On September 13, 2017, the House Education and the Workforce Subcommittee on Workforce Protections and the Subcommittee on Health, Employment, Labor, and Pensions held a joint legislative hearing to examine the Save Local Business Act, which would tank the National Labor Relation Board’s revised joint-employer standard. The legislation, H.R. 3441, would roll back what proponents see as an “extreme joint-employer scheme” and clarify that two or more employers must have “actual, direct, and immediate” control over employees to be considered joint employers. The billl’s opponents contend that by creating a new, narrow definition of a “joint employer” under the National Labor Relations Act and the Fair Labor Standards Act, H.R. 3441 would dismantle legal protections that workers have relied upon for decades, creating chaos and uncertainty for workers.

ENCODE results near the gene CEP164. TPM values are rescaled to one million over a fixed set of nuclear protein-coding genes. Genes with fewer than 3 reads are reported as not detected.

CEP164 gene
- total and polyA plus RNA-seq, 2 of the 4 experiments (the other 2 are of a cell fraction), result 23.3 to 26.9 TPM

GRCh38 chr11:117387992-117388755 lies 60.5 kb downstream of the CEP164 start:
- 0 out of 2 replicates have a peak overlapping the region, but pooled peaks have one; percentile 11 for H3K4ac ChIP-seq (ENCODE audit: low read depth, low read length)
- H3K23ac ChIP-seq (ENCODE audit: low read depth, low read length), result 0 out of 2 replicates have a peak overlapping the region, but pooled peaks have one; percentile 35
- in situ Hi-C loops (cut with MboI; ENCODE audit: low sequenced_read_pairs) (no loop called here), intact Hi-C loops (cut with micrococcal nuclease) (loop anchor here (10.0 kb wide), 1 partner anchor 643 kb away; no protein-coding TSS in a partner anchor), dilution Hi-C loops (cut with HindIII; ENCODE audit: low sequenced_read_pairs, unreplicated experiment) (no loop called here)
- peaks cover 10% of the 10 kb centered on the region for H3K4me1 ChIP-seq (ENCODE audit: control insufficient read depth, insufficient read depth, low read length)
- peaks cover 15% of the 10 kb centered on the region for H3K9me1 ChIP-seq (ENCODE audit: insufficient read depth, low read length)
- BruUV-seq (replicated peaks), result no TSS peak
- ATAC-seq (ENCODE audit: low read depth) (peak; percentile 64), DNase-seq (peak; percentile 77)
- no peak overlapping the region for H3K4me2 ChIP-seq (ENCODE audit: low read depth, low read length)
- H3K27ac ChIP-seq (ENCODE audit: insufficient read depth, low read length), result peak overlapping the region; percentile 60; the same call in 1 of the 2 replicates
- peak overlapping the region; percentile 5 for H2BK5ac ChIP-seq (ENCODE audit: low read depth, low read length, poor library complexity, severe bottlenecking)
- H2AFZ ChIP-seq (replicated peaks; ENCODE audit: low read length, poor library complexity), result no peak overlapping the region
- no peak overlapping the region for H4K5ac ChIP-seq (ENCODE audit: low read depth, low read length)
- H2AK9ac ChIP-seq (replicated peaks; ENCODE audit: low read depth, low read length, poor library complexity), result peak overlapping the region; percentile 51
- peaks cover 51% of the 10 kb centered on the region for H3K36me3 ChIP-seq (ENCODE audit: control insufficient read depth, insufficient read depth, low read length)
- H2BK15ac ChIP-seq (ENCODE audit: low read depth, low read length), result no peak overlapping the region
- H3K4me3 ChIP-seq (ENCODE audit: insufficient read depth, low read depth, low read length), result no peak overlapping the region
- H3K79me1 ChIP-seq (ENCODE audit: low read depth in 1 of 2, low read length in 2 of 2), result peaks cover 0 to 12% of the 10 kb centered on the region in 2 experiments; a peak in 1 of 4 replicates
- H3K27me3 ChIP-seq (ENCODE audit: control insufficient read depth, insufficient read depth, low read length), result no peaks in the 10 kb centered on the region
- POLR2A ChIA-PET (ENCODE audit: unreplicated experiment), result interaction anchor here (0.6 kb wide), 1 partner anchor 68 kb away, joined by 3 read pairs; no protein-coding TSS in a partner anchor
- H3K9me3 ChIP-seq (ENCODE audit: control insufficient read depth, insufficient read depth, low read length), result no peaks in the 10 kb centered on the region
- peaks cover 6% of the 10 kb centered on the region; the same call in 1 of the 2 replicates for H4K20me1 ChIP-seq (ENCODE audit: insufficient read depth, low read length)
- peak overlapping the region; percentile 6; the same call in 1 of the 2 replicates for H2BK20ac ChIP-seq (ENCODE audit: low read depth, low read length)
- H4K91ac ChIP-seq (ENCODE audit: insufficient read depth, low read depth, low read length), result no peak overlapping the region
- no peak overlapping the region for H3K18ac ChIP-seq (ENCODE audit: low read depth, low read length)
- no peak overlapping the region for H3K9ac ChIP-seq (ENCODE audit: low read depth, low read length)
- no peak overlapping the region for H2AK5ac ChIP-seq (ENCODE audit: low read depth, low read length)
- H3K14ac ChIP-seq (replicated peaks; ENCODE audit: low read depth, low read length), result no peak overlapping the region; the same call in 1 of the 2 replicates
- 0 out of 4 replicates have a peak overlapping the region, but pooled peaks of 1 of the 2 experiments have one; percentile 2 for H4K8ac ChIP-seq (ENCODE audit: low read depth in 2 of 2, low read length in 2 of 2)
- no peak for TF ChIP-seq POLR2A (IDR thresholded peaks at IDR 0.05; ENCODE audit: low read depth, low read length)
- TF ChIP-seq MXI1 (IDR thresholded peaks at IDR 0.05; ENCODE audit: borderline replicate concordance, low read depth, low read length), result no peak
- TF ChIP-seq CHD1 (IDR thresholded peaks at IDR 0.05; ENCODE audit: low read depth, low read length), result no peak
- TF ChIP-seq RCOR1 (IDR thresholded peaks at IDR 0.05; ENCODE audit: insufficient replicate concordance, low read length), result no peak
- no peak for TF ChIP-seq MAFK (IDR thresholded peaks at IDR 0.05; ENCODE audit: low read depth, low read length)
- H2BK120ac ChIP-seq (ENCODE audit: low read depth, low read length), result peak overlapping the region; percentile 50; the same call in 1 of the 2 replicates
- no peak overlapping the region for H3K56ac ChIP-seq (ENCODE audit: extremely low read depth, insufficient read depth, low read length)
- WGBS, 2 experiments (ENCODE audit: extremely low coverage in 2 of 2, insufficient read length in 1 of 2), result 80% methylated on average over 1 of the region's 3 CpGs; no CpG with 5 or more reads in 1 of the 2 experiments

The bill, which enjoys some bipartisan support, would get rid of the revised joint-employer standard articulated in the 3-2 Browning-Ferris Industries decision, in which the NLRB returned to its pre-1984 standard for determining joint-employer status under the NLRA. In that ruling, the Board announced that it would no longer require that a joint employer not only possess the authority to control employees’ terms and conditions of employment, but also exercise that authority. Nor would the Board require that to be relevant to the joint-employer inquiry, a statutory employer’s control must be exercised directly and immediately. If otherwise sufficient, control exercised indirectly—such as through an intermediary—may establish joint-employer status.
Tanking the NLRB’s revised definition. Proponents of H.R. 3441 see it as the vehicle through which the NLRB’s revised joint-employer standard should be undone. “To most Americans, the question over who their employer is seems to be an obvious answer. It’s the person who hired them, the one who signs their paycheck,” Representative Bradley Byrne said at the hearing. “As a former labor attorney, I can tell you it used to be very clear in legal terms how you become someone’s employer. But that’s no longer the case since the [NLRB] stepped in.”
“It’s time to settle once and for all what constitutes a joint employer—not through arbitrary and misguided NLRB decisions and rulings by activist judges—but through legislation,” Representative Tim Walberg (R-Mich.) added.